Exploring the interoperability situation in Africa
Interoperability has been flagged as a significant factor in the development of the cashless economy and of financial inclusion. Indeed, among many other benefits, it can help reduce the cost of incoming and outgoing remittances. This would help promote this precious resource, which has proved to be more effective than international aid. Interoperability can also unify a greatly fragmented payment ecosystem, by facilitating the integration of multiple online payment platforms.
Interoperability’s potential thus prompted GVG, as a trusted provider of RegTech and Big Data solutions to governments and authorities, to hold a roundtable on this topic yesterday. The purpose of this event was to explore the challenges and achievements related to interoperability in Africa, with the participation of leading experts in the field: Kennedy Luhombo, Senior Business Development Leader at Visa, the well-established multinational financial services corporation, and Andrew Mutua, CEO, and founder of Pesakit. Pesakit is the award-winning startup behind the app of the same name, which allows mobile money agents to provide affordable financial and digital services in their community. The moderator, Aby Agina, Business Editor at Kenya Television Network, facilitated a lively yet relaxed discussion.
Alongside James Claude, GVG’s CEO, the panelists called on their respective insight and expertise to answer crucial topical questions regarding:
- the barriers to interoperability in Africa,
- the continent’s level of readiness to implement interoperability at the state level,
- interoperability’s potential to promote financial inclusion and to fight fraud and
- the role of governments and central banks.
The panelists agreed that Africa was technologically and socially ready for interoperability and that in fact, the shift was already taking place, with relevant models already in operation. However, as Kennedy Luhombo pointed out, there is room for improvement. In that respect, James highlighted the crucial role of the regulators, as the government entities responsible for the creation of an appropriate regulatory framework. Kennedy Luhombo, for his part, advocated the need for increased data security, while Andrew Mutua emphasized the importance of quality and innovation as regards the services offered to users in an interoperability context.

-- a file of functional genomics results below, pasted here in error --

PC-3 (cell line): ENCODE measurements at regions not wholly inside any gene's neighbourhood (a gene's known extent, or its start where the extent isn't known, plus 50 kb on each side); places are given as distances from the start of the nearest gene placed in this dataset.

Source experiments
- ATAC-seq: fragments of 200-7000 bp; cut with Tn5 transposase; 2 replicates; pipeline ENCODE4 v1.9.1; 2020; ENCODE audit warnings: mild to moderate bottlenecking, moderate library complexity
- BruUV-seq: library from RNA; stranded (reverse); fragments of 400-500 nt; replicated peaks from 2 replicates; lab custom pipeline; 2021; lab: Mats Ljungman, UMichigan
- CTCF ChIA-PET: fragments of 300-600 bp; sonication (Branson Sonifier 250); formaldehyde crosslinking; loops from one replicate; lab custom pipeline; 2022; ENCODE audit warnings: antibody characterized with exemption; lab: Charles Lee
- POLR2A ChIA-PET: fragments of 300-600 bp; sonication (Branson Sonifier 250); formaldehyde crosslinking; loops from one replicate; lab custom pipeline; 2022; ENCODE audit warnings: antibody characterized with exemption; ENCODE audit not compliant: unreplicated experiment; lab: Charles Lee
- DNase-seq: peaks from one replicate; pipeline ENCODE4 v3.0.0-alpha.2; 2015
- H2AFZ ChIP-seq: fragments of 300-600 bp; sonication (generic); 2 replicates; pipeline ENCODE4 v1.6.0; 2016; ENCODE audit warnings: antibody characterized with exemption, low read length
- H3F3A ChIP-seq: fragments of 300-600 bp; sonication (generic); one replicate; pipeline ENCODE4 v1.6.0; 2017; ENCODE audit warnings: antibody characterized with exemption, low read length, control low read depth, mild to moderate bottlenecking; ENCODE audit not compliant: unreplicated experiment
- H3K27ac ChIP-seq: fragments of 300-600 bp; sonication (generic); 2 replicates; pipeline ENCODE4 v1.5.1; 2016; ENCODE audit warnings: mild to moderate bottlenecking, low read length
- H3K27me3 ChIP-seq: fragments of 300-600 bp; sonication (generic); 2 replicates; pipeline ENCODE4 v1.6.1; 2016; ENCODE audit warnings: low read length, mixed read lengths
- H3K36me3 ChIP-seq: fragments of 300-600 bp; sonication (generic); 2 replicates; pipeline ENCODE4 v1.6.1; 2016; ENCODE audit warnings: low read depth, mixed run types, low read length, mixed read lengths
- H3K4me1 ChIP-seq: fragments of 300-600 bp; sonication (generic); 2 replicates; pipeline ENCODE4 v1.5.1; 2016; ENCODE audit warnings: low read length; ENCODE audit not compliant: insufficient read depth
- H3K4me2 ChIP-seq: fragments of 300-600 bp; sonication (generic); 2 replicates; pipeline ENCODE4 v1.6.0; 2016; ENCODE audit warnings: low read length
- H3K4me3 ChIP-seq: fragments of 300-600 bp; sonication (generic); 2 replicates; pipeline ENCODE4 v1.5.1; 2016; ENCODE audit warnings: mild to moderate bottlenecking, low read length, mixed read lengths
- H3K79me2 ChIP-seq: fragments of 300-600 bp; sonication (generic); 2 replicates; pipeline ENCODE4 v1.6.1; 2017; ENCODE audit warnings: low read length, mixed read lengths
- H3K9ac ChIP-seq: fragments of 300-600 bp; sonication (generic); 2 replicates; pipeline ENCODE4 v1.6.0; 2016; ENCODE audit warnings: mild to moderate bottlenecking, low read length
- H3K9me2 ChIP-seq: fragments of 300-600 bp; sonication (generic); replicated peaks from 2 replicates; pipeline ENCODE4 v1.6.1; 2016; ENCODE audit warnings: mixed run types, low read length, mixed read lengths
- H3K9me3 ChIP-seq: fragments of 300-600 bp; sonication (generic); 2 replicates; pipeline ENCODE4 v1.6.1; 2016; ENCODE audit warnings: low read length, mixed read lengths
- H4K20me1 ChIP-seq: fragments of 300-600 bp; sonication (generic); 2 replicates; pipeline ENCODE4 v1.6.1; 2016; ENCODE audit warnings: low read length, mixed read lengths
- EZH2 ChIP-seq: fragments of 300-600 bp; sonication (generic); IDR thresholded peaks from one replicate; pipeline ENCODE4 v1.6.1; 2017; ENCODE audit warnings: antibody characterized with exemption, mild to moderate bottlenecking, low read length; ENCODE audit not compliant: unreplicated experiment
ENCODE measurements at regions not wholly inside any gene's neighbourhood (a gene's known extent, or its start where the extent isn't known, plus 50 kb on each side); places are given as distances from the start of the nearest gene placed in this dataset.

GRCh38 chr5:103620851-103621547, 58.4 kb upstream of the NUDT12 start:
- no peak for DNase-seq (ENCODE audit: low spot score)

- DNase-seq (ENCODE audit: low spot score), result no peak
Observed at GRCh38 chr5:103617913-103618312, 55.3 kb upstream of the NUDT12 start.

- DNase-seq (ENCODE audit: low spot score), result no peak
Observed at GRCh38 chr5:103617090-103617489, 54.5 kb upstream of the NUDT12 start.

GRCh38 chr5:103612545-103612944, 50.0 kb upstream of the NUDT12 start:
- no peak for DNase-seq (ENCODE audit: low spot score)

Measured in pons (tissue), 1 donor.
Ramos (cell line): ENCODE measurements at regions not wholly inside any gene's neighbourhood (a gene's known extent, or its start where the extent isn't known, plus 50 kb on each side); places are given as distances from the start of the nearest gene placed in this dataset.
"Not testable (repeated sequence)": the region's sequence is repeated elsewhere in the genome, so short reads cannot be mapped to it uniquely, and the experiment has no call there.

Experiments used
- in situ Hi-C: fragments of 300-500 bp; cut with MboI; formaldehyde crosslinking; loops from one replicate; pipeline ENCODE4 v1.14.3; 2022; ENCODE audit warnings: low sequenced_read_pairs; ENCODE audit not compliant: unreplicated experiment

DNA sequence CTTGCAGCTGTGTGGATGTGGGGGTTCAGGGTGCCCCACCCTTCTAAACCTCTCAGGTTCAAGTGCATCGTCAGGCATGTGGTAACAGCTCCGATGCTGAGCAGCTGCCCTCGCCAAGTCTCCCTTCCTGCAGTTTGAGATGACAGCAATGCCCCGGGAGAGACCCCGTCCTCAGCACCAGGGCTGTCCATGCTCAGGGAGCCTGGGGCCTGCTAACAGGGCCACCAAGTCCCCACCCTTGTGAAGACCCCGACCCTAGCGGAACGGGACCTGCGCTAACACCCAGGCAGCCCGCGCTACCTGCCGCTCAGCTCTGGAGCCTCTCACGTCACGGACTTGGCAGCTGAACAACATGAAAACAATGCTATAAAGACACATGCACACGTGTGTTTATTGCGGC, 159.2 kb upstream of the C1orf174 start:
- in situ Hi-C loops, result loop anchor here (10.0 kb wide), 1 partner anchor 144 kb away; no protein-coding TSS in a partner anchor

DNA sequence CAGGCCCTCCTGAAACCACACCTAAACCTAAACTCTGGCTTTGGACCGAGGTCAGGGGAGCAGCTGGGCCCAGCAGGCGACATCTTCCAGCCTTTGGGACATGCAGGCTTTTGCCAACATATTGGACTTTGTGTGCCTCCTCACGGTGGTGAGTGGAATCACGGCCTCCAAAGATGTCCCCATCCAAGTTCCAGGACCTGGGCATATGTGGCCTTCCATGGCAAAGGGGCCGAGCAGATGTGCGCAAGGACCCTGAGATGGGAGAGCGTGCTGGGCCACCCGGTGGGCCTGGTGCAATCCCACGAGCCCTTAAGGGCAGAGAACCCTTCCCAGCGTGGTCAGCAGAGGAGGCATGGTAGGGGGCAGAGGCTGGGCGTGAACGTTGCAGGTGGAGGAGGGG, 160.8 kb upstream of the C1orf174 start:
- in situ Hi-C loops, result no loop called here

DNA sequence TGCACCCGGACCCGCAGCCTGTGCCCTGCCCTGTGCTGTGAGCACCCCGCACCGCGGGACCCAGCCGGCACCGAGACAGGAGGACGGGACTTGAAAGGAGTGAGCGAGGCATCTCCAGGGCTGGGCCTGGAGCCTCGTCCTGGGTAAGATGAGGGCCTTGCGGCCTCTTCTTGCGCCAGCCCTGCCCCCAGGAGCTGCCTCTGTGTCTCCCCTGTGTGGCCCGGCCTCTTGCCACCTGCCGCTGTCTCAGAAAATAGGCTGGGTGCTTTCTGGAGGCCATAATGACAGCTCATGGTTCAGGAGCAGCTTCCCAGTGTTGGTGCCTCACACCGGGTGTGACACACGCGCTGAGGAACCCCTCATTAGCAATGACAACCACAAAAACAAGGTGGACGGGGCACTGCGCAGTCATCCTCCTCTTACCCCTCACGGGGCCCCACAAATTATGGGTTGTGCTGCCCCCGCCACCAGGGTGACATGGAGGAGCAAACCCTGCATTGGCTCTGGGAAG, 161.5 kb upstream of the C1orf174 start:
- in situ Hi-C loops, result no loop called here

At GVG, we consider interoperability as the key to making digital payments more secure, convenient, and cheaper. We are also fully aware of the need to support any interoperability project with the implementation of appropriate technologies. That is why we designed, and recently launched, our very own seamless payment interoperability platform, TransFin. This platform, which is aimed at governments and central banks, provides a secure and efficient gateway for the integration of various online payment systems. As such, it enables the interoperability of domestic payments, as well as the management and streamlining of payment processes.
The focus on the consumers is an important topic that arose from this roundtable. Indeed, it is essential that the consumers “buy into” interoperability if they are to make use of it. The consensus was that a strong regulatory framework, enhanced security, and innovative services would help engage the consumers, which would, in turn, drive financial inclusion.
Want to watch the whole roundtable? Click here.